Engineer of the Week No.10. Today we remember Ella Mary Collin BSc, PhD, FRIC (15 July 1903 - 1st February 1973), Past President of WES, who died 46 years ago on 1 February 1973.
Ella M. Collin was born in 1903 in Essex into a modest working class family. Her father, Walter George Collin, was a travelling salesman and later a printer. Collin became a metallurgical chemist having gained a BSc in chemistry from Kings College London and a PhD in metallurgical chemistry from the University of London: in electrolytic analysis for determination of impurities in ores.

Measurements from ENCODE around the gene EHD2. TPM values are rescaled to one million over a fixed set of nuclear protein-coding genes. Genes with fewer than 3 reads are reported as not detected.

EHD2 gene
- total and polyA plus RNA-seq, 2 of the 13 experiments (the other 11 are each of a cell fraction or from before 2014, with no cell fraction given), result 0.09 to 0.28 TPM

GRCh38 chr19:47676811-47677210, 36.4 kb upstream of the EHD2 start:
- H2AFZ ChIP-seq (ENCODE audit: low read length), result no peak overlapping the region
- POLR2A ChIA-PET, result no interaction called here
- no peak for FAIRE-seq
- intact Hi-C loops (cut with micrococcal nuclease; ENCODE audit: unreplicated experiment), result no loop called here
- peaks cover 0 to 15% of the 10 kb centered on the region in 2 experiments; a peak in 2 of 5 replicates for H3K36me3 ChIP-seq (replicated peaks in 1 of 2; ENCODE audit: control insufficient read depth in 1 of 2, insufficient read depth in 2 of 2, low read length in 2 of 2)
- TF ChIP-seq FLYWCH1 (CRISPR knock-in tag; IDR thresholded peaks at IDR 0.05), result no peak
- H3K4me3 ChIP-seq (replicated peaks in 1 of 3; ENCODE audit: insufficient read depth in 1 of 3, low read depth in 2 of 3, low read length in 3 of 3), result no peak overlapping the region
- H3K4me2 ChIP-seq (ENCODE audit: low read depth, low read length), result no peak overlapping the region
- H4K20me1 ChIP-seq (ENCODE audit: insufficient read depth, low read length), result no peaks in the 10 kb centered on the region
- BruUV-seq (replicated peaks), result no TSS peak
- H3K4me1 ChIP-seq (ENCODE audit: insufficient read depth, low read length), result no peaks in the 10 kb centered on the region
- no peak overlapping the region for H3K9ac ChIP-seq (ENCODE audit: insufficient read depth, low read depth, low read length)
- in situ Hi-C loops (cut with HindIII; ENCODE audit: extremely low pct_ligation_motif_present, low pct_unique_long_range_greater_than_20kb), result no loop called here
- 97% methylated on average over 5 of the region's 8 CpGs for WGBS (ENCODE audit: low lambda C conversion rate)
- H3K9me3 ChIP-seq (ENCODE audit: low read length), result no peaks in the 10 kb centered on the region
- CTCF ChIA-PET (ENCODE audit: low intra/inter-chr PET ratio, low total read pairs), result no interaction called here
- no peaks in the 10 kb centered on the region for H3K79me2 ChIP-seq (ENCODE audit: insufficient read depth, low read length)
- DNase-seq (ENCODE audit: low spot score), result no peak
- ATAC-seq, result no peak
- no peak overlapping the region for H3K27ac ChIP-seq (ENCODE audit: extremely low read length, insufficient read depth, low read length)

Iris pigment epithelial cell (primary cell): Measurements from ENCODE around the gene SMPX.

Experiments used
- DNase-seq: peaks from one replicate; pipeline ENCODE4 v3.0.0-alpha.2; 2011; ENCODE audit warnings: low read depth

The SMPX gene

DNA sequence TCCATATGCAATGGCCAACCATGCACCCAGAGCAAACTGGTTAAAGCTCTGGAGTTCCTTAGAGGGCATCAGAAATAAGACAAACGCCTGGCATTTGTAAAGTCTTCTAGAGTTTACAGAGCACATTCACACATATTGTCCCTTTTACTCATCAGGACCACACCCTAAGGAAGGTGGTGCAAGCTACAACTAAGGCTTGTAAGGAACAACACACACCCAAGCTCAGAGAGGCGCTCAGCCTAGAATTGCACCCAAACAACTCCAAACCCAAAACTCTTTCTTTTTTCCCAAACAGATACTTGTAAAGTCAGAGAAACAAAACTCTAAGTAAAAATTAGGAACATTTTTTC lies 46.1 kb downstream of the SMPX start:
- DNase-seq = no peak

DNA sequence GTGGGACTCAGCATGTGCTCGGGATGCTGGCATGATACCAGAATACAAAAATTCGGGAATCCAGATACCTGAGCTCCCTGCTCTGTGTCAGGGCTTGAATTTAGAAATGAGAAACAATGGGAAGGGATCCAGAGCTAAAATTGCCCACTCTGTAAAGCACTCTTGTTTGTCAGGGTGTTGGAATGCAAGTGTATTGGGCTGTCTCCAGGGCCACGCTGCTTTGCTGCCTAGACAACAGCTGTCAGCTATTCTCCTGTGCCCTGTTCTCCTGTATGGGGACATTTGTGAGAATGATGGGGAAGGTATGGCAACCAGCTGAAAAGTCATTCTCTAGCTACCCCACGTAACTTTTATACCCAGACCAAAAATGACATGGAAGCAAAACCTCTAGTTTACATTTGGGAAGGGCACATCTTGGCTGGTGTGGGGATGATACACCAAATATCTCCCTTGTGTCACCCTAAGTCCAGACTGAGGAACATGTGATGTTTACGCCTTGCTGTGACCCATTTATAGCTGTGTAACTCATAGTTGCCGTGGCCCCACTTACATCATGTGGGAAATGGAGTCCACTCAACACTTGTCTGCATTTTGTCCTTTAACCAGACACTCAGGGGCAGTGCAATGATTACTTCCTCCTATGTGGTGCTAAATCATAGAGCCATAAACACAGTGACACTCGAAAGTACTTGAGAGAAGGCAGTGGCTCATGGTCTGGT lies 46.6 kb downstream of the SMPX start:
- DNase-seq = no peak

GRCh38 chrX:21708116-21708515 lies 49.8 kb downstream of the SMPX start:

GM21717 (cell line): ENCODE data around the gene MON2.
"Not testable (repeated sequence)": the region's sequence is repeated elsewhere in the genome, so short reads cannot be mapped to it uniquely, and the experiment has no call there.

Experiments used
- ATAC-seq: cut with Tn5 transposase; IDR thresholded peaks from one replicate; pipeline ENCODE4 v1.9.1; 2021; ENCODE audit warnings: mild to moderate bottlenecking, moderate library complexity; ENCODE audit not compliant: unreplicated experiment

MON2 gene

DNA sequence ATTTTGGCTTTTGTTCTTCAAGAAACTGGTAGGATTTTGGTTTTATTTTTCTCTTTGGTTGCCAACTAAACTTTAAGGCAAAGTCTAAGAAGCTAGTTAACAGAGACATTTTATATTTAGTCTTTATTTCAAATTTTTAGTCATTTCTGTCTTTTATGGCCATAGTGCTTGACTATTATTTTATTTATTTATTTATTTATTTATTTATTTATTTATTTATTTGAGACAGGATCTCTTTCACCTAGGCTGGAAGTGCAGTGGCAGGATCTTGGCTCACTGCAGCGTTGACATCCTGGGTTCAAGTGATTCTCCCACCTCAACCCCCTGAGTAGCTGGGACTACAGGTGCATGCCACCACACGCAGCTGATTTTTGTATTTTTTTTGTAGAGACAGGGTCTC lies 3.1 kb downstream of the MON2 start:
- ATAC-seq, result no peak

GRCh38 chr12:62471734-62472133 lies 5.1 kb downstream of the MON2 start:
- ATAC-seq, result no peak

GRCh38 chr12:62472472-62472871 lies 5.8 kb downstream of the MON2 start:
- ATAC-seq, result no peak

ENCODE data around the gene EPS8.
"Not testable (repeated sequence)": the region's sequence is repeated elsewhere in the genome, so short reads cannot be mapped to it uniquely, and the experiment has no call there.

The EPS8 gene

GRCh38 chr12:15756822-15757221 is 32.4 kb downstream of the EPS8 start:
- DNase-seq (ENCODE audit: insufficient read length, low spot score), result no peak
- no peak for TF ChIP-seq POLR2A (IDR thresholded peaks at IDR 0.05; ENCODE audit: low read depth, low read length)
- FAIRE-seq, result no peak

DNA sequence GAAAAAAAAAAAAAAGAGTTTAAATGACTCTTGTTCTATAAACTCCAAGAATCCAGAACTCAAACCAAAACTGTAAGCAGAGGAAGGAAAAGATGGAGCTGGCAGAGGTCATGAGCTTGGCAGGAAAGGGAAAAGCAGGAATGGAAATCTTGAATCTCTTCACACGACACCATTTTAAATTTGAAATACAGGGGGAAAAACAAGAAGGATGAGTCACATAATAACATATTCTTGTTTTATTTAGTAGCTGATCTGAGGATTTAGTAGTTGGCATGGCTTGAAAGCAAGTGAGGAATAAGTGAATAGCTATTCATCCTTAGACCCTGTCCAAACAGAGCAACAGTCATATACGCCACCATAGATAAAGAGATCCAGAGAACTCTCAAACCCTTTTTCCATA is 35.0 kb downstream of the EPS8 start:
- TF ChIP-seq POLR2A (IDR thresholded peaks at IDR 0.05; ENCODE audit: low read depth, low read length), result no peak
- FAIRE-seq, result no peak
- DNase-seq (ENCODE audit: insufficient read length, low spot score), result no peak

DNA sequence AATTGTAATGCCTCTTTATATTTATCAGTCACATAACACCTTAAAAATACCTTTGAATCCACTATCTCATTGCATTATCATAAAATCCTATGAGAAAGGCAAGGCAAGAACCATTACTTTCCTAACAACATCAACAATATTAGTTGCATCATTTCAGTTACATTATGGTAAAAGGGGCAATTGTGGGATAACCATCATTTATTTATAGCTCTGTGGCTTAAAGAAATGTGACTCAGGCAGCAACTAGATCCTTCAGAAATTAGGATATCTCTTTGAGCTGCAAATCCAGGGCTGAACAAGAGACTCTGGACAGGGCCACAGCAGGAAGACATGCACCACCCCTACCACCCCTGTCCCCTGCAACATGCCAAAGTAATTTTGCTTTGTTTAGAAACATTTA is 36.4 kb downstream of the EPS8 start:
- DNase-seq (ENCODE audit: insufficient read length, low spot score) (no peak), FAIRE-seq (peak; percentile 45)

She published a number of papers on metallurgy. She first worked in a firm of analytical and consulting chemists in London, specialising in the assaying of non-ferrous, rare and precious metals. In 1945 she became the assistant to the Director of Research and then the Education officer, at the British Launderers Research Association. In 1949 she was appointed to be an HM Inspector of schools (in the technical branch with the Ministry of Education, in Manchester, which she did until retiring. She joined the Women's Engineering Society in 1946 and immediately took an active role in setting up the London Branch, becoming its chair in 1948. She was the society’s president in 1952-53 and used the role to speak about technical education in schools. She was a regular donor to WES in her later years and left the society a legacy in her will when she died in 1973. Ella was also very active in the national and international federations of Business and Professional Women’s clubs and helped liaise when both WES and the federations were campaigning on the night working laws and equal pay issues.